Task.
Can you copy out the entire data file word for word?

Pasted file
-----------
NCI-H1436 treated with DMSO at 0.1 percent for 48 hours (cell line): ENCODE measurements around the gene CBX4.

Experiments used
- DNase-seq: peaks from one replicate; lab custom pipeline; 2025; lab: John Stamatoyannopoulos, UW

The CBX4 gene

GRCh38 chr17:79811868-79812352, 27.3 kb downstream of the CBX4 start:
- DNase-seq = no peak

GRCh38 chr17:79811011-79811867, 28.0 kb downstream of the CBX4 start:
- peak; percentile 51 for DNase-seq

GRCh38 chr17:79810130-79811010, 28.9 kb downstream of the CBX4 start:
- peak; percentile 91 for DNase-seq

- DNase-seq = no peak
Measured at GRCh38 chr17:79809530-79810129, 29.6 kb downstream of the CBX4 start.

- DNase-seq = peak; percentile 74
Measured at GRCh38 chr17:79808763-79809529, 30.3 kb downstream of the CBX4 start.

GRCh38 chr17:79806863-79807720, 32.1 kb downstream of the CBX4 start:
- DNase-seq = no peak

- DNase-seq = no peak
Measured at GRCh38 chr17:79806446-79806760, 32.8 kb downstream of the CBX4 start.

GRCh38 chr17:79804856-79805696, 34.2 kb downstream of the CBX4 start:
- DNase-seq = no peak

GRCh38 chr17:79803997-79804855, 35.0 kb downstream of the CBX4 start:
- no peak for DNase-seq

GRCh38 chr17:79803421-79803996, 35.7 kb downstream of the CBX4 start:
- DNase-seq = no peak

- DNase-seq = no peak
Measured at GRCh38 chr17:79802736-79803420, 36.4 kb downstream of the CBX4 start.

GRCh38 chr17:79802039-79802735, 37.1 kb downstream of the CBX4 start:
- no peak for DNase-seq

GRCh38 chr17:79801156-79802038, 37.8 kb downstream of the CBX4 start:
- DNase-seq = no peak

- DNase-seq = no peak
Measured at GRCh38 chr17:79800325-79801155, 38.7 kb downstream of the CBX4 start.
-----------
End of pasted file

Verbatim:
NCI-H1436 treated with DMSO at 0.1 percent for 48 hours (cell line): ENCODE measurements around the gene CBX4.

Experiments used
- DNase-seq: peaks from one replicate; lab custom pipeline; 2025; lab: John Stamatoyannopoulos, UW

The CBX4 gene

GRCh38 chr17:79811868-79812352, 27.3 kb downstream of the CBX4 start:
- DNase-seq = no peak

GRCh38 chr17:79811011-79811867, 28.0 kb downstream of the CBX4 start:
- peak; percentile 51 for DNase-seq

GRCh38 chr17:79810130-79811010, 28.9 kb downstream of the CBX4 start:
- peak; percentile 91 for DNase-seq

- DNase-seq = no peak
Measured at GRCh38 chr17:79809530-79810129, 29.6 kb downstream of the CBX4 start.

- DNase-seq = peak; percentile 74
Measured at GRCh38 chr17:79808763-79809529, 30.3 kb downstream of the CBX4 start.

GRCh38 chr17:79806863-79807720, 32.1 kb downstream of the CBX4 start:
- DNase-seq = no peak

- DNase-seq = no peak
Measured at GRCh38 chr17:79806446-79806760, 32.8 kb downstream of the CBX4 start.

GRCh38 chr17:79804856-79805696, 34.2 kb downstream of the CBX4 start:
- DNase-seq = no peak

GRCh38 chr17:79803997-79804855, 35.0 kb downstream of the CBX4 start:
- no peak for DNase-seq

GRCh38 chr17:79803421-79803996, 35.7 kb downstream of the CBX4 start:
- DNase-seq = no peak

- DNase-seq = no peak
Measured at GRCh38 chr17:79802736-79803420, 36.4 kb downstream of the CBX4 start.

GRCh38 chr17:79802039-79802735, 37.1 kb downstream of the CBX4 start:
- no peak for DNase-seq

GRCh38 chr17:79801156-79802038, 37.8 kb downstream of the CBX4 start:
- DNase-seq = no peak

- DNase-seq = no peak
Measured at GRCh38 chr17:79800325-79801155, 38.7 kb downstream of the CBX4 start.